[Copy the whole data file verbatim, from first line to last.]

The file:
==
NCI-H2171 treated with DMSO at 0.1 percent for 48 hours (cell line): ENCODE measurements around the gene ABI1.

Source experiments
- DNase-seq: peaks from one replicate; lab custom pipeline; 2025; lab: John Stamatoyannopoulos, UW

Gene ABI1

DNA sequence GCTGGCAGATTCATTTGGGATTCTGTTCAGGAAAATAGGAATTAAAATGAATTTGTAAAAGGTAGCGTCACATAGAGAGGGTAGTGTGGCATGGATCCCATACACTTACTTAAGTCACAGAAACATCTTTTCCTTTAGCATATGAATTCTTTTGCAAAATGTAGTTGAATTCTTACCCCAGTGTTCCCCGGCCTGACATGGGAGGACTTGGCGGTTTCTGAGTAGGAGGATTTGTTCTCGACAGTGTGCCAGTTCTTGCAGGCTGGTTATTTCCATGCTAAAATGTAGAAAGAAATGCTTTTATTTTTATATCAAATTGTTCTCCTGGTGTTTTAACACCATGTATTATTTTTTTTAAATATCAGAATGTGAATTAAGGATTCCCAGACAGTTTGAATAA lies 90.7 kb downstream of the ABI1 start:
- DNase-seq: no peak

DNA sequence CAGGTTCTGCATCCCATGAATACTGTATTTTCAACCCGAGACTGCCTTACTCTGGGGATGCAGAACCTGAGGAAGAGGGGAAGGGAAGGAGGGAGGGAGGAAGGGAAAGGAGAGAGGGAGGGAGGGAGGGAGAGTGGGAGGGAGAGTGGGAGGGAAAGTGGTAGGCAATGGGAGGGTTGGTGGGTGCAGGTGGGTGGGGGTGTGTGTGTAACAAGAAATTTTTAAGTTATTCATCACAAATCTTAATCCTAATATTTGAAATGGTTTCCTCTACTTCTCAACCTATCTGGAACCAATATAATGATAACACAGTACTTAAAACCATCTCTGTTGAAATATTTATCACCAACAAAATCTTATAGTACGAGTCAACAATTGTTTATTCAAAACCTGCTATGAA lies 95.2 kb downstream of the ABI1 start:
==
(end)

NCI-H2171 treated with DMSO at 0.1 percent for 48 hours (cell line): ENCODE measurements around the gene ABI1.

Source experiments
- DNase-seq: peaks from one replicate; lab custom pipeline; 2025; lab: John Stamatoyannopoulos, UW

Gene ABI1

DNA sequence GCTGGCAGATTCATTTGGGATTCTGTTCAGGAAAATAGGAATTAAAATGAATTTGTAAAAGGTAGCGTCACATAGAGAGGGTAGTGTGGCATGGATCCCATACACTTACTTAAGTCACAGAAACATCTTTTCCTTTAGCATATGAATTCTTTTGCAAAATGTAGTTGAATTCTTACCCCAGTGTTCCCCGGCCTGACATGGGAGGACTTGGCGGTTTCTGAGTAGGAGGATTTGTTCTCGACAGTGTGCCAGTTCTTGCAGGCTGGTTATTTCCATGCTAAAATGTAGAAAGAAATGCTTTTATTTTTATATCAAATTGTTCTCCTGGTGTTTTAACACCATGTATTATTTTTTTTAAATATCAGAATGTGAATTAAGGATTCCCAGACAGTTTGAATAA lies 90.7 kb downstream of the ABI1 start:
- DNase-seq: no peak

DNA sequence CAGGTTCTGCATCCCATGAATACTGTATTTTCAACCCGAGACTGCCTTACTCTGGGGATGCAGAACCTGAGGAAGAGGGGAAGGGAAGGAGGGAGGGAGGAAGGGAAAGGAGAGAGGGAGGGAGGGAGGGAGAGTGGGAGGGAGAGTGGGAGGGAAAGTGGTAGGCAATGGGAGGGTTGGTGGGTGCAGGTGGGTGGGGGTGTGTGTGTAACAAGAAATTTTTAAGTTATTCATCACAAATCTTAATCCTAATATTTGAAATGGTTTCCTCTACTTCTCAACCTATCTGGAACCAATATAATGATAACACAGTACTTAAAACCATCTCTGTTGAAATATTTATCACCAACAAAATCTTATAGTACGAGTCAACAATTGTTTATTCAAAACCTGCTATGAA lies 95.2 kb downstream of the ABI1 start: